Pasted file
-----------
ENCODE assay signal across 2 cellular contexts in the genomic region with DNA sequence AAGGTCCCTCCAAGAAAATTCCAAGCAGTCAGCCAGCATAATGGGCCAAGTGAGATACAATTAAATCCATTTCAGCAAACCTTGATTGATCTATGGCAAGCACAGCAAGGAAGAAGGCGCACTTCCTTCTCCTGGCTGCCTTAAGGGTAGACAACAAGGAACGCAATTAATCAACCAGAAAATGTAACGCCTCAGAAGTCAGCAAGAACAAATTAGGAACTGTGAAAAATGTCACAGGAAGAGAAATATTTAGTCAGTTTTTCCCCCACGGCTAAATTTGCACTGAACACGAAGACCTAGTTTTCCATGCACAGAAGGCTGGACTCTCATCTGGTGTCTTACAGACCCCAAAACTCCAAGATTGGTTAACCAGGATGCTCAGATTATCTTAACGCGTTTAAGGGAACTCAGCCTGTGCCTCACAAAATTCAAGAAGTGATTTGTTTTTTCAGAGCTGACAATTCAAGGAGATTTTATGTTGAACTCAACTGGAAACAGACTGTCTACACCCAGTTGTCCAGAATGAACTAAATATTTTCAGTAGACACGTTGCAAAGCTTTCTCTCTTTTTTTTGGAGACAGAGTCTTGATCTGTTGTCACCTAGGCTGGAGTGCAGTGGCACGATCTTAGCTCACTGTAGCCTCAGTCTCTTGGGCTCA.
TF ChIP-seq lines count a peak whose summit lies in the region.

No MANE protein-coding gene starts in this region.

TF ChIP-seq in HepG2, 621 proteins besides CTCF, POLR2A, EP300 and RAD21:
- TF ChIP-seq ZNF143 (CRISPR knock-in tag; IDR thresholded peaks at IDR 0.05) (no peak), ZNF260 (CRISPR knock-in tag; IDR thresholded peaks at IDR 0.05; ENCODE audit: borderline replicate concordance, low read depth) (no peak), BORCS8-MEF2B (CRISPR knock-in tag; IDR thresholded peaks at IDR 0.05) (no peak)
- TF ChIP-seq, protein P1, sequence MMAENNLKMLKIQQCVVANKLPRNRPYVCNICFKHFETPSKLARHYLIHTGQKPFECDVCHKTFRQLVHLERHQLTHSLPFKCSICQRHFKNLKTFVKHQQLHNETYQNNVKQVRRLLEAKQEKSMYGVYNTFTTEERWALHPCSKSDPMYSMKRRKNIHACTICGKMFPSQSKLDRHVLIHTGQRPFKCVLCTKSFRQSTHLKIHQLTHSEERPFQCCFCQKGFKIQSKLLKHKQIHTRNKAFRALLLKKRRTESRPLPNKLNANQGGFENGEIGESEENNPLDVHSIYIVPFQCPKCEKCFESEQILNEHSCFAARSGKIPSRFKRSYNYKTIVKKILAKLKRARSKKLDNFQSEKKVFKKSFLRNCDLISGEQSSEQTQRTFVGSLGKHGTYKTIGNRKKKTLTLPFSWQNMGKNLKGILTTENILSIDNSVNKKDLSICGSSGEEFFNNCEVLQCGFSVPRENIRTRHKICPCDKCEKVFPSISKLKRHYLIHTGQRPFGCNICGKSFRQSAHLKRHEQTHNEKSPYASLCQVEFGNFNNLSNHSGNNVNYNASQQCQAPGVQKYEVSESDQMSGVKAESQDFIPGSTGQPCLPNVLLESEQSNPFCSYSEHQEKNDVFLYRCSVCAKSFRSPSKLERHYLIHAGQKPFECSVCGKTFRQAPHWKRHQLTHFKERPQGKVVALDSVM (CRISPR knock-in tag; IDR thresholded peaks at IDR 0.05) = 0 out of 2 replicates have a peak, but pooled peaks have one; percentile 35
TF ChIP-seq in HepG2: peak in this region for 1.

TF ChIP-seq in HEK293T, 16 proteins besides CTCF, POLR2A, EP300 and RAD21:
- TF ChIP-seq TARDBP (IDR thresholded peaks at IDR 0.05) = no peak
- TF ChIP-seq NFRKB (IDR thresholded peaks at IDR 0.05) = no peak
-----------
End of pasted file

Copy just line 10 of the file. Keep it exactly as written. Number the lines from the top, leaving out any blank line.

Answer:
- TF ChIP-seq NFRKB (IDR thresholded peaks at IDR 0.05) = no peak